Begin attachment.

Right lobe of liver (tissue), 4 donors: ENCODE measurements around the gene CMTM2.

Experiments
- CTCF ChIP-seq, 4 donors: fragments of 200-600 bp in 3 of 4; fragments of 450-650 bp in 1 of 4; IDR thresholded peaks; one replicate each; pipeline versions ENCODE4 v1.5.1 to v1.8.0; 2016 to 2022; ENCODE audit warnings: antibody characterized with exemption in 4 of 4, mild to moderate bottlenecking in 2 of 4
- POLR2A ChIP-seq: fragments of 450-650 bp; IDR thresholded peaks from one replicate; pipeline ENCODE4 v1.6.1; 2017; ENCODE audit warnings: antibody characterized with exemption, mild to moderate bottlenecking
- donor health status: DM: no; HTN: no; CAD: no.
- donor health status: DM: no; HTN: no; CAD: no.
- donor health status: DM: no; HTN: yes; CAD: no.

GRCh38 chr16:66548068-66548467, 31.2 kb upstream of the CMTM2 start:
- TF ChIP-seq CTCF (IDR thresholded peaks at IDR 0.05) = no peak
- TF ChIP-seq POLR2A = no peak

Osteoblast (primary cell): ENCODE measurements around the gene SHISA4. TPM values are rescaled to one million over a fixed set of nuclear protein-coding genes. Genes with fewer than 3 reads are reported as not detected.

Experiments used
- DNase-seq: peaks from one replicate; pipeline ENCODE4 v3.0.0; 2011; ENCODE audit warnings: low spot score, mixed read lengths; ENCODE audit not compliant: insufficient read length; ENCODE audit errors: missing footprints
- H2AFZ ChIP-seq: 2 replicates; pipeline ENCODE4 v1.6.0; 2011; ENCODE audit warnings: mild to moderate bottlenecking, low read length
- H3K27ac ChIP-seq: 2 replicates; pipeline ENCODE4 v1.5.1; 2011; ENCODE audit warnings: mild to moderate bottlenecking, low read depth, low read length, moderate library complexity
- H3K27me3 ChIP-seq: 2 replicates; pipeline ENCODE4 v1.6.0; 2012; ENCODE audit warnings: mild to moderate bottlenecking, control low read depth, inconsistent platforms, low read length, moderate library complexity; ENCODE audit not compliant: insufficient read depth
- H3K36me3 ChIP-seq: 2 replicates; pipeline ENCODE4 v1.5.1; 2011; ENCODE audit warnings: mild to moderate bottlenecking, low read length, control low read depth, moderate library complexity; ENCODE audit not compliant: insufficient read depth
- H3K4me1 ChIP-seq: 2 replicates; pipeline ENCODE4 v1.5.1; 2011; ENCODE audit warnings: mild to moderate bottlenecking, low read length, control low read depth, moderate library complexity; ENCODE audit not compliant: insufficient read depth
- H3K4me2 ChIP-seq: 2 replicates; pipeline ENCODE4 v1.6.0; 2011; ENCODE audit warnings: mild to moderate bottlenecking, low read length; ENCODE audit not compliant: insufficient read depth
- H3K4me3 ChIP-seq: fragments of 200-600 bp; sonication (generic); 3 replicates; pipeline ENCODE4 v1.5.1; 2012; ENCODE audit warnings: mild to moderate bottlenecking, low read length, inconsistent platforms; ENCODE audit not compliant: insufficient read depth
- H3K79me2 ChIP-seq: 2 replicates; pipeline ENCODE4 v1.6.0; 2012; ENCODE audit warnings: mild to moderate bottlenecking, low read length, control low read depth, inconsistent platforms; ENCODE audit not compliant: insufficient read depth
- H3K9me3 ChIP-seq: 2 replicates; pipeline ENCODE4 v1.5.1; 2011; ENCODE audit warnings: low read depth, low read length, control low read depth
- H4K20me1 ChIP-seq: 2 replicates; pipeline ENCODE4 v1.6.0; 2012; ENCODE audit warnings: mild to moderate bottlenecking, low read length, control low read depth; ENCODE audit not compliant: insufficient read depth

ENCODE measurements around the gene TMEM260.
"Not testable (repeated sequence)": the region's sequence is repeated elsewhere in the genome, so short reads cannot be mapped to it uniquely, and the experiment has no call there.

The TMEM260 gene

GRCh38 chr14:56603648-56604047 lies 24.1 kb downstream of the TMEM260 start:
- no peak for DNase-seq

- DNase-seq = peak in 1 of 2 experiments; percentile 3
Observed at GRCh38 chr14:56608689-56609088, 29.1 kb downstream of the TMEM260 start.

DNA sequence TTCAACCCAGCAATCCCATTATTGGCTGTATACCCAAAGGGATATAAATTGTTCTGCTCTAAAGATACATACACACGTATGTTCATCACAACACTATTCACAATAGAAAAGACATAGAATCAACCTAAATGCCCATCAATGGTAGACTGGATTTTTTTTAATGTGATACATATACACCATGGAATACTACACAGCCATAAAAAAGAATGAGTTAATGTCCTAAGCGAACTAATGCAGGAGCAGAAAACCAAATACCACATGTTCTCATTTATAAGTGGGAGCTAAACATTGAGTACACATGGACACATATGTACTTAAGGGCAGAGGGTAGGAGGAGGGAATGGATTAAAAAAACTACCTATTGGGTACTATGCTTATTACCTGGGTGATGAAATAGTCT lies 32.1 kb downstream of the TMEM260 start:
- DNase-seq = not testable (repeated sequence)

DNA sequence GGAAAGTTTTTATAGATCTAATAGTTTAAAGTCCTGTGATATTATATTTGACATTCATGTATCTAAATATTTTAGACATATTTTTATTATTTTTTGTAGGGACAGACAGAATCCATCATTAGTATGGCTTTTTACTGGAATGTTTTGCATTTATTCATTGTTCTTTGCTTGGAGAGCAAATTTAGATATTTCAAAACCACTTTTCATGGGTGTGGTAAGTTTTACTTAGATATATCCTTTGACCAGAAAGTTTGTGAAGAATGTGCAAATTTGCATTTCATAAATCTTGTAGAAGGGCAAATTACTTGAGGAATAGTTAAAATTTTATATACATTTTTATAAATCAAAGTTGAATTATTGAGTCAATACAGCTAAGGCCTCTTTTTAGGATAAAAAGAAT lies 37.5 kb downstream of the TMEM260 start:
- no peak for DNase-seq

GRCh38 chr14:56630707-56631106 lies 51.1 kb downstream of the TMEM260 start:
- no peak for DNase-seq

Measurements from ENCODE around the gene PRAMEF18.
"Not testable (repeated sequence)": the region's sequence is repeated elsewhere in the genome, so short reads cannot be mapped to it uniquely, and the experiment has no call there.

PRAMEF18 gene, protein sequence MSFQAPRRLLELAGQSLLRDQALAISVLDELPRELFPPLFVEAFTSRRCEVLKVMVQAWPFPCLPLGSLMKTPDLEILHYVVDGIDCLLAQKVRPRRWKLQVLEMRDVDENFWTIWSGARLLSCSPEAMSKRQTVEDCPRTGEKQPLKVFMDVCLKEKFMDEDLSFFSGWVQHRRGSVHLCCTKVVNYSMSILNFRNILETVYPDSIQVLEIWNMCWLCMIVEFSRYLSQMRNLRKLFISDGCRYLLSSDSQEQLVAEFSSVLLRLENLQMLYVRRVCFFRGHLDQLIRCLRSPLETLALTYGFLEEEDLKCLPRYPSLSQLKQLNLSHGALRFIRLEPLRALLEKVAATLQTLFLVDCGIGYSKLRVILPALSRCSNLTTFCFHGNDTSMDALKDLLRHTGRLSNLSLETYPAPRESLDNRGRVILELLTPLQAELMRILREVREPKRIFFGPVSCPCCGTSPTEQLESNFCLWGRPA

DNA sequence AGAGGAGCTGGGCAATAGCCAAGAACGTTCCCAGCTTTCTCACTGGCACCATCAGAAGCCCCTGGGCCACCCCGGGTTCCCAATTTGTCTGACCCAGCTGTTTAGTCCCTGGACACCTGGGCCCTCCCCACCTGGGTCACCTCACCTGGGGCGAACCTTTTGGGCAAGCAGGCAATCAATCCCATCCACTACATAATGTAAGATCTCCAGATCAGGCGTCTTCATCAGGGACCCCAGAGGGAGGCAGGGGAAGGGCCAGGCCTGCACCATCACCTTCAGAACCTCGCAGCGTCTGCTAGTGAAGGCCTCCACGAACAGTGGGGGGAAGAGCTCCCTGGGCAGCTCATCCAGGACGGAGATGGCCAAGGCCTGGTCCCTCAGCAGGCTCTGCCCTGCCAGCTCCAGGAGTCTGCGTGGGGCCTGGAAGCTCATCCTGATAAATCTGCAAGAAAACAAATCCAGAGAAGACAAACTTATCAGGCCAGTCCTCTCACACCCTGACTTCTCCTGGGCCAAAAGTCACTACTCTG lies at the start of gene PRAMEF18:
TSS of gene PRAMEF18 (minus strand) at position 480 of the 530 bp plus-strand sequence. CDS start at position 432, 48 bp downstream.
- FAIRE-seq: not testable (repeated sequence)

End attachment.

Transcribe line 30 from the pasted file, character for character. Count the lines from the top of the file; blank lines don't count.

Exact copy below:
Observed at GRCh38 chr14:56608689-56609088, 29.1 kb downstream of the TMEM260 start.